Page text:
- Psychology and Criminology
- Criminal Law and Criminal Procedures
- Investigative Report Writing and Grant Writing
- Corrections and Juvenile Justice in America
- Ethical and legal issues and perspectives in criminal justice
At the same time, employers desire candidates with practical, hands-on experience working in the field. This shows your ability to handle common situations on the job, whether that’s interviewing a suspect or writing an investigative report. While on-the-job training does exist in many criminal justice roles, employers will express preference for those who already have training under their belts.
Goodwin University has relationships with many agencies and organizations throughout Connecticut. It is our goal to get students into careers they love, and support local employers in need of qualified professionals. To help make this possible, hands-on training is a critical piece of our criminal justice program. This level of training is carried out in two ways.
First, we offer “mock crime scene” training right in the classroom. Each year, students are given the opportunity to participate in a life-like crime scene investigation, fulfilling roles as crime scene technicians, detectives, and more. They are given the chance to use the techniques learned in class, as they work together to solve the crime.
Secondly, students are required to complete an internship in their second year. Students are able to choose their own internship site, where they will complete 150 hours of in-field training. If you choose to pursue a criminal justice degree at Goodwin, you may choose to train within organizations such as:
- American Red Cross
- Community Court at Hartford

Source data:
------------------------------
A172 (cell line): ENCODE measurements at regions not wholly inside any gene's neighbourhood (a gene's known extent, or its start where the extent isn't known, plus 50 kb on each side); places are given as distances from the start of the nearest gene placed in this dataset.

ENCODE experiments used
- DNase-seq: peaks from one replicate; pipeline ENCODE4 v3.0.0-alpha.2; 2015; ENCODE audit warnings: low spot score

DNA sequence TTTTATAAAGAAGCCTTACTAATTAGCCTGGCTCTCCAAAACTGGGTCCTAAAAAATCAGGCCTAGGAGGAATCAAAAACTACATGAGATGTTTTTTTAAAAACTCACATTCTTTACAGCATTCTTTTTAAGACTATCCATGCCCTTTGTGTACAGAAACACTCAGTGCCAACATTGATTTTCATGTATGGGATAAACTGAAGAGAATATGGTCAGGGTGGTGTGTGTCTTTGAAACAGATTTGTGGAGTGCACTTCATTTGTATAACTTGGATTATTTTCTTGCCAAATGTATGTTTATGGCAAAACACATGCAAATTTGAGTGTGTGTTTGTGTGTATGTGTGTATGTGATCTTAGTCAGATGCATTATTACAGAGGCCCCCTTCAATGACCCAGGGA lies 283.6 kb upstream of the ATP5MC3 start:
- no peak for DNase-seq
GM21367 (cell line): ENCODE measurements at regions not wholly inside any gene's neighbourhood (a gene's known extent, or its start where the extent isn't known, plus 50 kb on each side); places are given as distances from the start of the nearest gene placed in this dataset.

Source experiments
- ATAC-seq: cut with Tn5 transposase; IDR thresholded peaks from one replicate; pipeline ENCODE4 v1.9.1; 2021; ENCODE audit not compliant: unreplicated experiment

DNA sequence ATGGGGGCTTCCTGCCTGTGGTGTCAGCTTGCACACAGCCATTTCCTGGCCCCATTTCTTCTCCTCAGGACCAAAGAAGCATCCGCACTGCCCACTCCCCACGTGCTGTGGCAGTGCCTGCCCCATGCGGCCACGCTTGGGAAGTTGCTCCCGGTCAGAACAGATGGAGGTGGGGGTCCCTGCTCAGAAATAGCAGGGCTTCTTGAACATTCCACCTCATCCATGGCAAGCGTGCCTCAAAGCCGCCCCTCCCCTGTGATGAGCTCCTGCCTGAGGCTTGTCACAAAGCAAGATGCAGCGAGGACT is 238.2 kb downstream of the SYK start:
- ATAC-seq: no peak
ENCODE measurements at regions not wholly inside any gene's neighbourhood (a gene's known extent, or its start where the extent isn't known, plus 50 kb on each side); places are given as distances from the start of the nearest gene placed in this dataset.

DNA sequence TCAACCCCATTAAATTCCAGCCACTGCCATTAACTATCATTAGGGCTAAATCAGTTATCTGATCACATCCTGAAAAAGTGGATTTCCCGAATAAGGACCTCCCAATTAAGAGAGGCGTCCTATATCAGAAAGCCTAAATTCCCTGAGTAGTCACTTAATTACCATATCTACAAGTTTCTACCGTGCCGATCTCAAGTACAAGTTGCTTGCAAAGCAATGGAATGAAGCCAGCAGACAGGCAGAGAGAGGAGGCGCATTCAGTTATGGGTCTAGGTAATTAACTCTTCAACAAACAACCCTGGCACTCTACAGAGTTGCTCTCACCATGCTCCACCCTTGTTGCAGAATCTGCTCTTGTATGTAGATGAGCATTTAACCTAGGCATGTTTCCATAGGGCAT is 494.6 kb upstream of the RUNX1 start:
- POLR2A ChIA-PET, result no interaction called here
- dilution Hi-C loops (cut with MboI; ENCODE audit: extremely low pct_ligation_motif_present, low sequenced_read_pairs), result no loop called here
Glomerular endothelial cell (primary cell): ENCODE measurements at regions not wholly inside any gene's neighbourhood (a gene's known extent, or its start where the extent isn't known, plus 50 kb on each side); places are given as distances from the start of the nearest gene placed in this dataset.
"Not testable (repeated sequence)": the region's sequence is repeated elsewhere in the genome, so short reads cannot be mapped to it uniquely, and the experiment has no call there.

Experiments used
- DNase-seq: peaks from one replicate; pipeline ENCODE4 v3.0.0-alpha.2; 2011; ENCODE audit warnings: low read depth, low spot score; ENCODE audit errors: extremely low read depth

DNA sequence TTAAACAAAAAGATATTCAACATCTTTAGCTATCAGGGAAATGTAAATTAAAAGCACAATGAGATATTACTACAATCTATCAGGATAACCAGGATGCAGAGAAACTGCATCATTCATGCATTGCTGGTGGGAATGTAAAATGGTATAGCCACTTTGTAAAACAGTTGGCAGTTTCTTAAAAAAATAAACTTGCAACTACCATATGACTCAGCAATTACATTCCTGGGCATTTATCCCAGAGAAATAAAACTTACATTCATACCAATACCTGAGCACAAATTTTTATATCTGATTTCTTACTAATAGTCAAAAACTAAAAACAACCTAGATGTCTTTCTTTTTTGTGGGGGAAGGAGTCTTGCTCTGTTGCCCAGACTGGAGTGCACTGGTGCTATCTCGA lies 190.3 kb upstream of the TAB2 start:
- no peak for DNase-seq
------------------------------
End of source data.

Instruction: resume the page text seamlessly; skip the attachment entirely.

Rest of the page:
- Connecticut Department of Health
- Connecticut Judicial Branch
- Hartford Police Department
- Juvenile Detention Center at Hartford
- Connecticut Department of Emergency Services and Public Protection
- Connecticut Department of Emergency Management and Homeland Security
This is just the beginning. As you complete your criminal justice training – in-field and in the classroom – you will gain a rich knowledge of the criminal justice system, the technical skills required to succeed, as well as the legal, cultural, ethical, and social issues that are tackled within each role. Most importantly, you will walk away with the readiness to protect and serve your community, to make a difference in the lives of others, and pursue exciting, in-demand roles.
If you are ready to begin criminal justice training in Connecticut, you can start at Goodwin University. We will prepare you for a variety of successful careers in law enforcement, legal services, corrections, and public safety. Learn more by visiting us online today.
Goodwin University is a nonprofit institution of higher education and is accredited by the New England Commission of Higher Education (NECHE), formerly known as the New England Association of Schools and Colleges (NEASC). Goodwin University was founded in 1999, with the goal of serving a diverse student population with career-focused degree programs that lead to strong employment outcomes.